Osceola turkey (M. g. Osceola) is found only on the Florida peninsula south of a boundary line extending from the city of Jacksonville on the northeast coast of the state to the Dixie County line on the west coast.
Rio Grande turkey (M. g. intermedia) is named for the Rio Grande River along the border of Mexico and Texas and is native to that region up through Central Texas and Oklahoma, Kansas, New Mexico, Colorado and Utah. It has been introduced to California, Nevada, Oregon, Washington, Hawaii and Idaho.
Merriam’s turkey (M. g. merriami) is found throughout the Rocky Mountains and the northern Great Plains in Colorado, Nebraska, Wyoming, Montana, North Dakota and South Dakota. It also lives in the high mesas of New Mexico, Arizona and Utah. Merriam’s turkeys were also introduced into British Columbia, Alberta, Nevada, California, Oregon, Washington and Idaho.
Gould’s turkey (M. g. Mexicana) lives in Southeastern Arizona (where it was reintroduced) and New Mexico, but it is most numerous in Northern Mexico in the Sierra Madre Occidentals. Gould’s turkeys are found in the Mexican states of Chihuahua, Sonora, Sinaloa, Durango, Zacatecas, Nayarit, Jalisco and Coahuila.
The sixth wild turkey is the only one not also found in the United States. The ocellated turkey (Meleagris ocellate) is found only on the Yucatan Peninsula in southern Mexico, northern Guatemala and northern Belize. But traveling hunters may only hunt this species in Mexico.
Meleagris gallopavo prefers forests with a variety of hardwoods and/or a conifer mix. The woods should be broken up by fields, marshes, pastures or orchards. In the northeast, turkeys can be found in areas with oak, hickory, beech, cherry and white ash. In the southeast, they inhabit forests of pine, magnolia, beech, oak, hickory, elm, bald cypress, tupelo and sweet gum. Further west in Texas and the southwest, they make their homes in grasslands peppered with mesquite and in grassy oak savannahs. In the Rocky Mountains, turkeys live in the pinyon juniper and ponderosa pine forests. And in southern Arizona and Mexico they use the pinyon and pine oak forests and chaparral habitat.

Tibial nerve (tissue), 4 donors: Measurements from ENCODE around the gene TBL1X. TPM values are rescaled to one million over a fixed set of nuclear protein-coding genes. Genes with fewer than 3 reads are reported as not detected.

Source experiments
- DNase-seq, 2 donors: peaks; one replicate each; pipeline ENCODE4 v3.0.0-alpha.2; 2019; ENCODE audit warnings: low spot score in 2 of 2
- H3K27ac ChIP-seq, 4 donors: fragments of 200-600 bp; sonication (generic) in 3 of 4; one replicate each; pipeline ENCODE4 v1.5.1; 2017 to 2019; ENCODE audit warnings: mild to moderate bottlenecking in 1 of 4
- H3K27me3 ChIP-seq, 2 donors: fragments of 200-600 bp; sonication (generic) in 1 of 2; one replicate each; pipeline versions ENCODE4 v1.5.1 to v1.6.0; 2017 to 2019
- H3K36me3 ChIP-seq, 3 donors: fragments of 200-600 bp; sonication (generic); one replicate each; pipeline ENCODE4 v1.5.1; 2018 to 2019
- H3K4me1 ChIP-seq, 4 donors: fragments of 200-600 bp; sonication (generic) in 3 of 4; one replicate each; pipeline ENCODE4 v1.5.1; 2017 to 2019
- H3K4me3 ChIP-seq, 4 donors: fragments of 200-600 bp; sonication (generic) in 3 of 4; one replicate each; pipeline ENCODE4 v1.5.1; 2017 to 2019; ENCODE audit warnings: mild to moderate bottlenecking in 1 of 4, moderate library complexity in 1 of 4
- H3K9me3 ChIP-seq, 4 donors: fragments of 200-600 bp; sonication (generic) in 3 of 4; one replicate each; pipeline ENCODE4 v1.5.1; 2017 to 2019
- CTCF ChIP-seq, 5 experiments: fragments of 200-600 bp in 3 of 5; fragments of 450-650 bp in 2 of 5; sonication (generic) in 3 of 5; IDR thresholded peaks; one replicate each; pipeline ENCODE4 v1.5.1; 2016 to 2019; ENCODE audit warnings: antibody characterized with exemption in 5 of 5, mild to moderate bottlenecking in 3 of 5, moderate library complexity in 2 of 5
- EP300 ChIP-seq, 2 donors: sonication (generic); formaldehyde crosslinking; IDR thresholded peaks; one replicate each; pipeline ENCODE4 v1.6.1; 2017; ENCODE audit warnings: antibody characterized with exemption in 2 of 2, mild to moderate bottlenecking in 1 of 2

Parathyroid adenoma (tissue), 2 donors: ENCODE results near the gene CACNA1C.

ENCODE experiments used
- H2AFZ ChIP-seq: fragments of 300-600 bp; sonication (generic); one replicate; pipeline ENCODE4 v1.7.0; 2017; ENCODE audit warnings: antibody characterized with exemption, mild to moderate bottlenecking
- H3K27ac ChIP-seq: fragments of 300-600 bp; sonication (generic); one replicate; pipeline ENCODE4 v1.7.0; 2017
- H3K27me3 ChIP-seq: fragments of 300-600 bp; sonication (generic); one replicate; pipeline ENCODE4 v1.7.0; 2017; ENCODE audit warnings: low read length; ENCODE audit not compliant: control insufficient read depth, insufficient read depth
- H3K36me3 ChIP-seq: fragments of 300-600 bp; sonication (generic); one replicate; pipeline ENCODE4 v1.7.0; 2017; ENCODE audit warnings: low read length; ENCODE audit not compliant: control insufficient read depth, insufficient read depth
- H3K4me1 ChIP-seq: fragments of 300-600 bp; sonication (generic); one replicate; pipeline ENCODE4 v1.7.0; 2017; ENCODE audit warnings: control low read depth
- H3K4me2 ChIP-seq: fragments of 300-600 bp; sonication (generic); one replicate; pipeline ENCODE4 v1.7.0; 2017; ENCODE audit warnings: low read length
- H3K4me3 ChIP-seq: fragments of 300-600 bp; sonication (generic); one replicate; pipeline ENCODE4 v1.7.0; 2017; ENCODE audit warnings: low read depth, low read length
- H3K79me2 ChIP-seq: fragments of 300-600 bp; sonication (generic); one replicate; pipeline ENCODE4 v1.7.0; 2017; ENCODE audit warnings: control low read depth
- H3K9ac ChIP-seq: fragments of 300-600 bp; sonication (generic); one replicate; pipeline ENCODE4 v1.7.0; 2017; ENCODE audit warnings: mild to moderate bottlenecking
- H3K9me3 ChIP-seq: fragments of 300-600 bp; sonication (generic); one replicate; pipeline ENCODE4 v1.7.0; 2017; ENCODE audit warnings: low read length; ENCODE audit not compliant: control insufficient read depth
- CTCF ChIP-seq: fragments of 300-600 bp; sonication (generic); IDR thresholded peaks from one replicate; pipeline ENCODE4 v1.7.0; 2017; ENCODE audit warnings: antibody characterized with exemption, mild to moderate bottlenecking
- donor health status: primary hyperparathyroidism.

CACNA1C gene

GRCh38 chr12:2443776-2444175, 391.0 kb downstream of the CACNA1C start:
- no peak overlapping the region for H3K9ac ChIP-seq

On the Yucatan Peninsula, Meleagris ocellate prefer arid brushlands, savannas, marshlands, old-growth mature rain forest, and second-growth forests checkered with abandoned farmlands. Throughout their range, whether that of Meleagris gallopavo or Meleagris ocellate, any agricultural areas found near forests or bushy habitats will have wild turkeys.
See the listings below and follow the links for more information on each subspecies or variety and for information on hunting techniques and what you should expect when pursuing this quarry.
+About Hunting Turkey
+About Hunting Merriam’s Turkey
Rio Grande Turkey
+About Hunting Osceola Turkey
+About Hunting Gould’s Turkey
+About Hunting Ocellated Turkey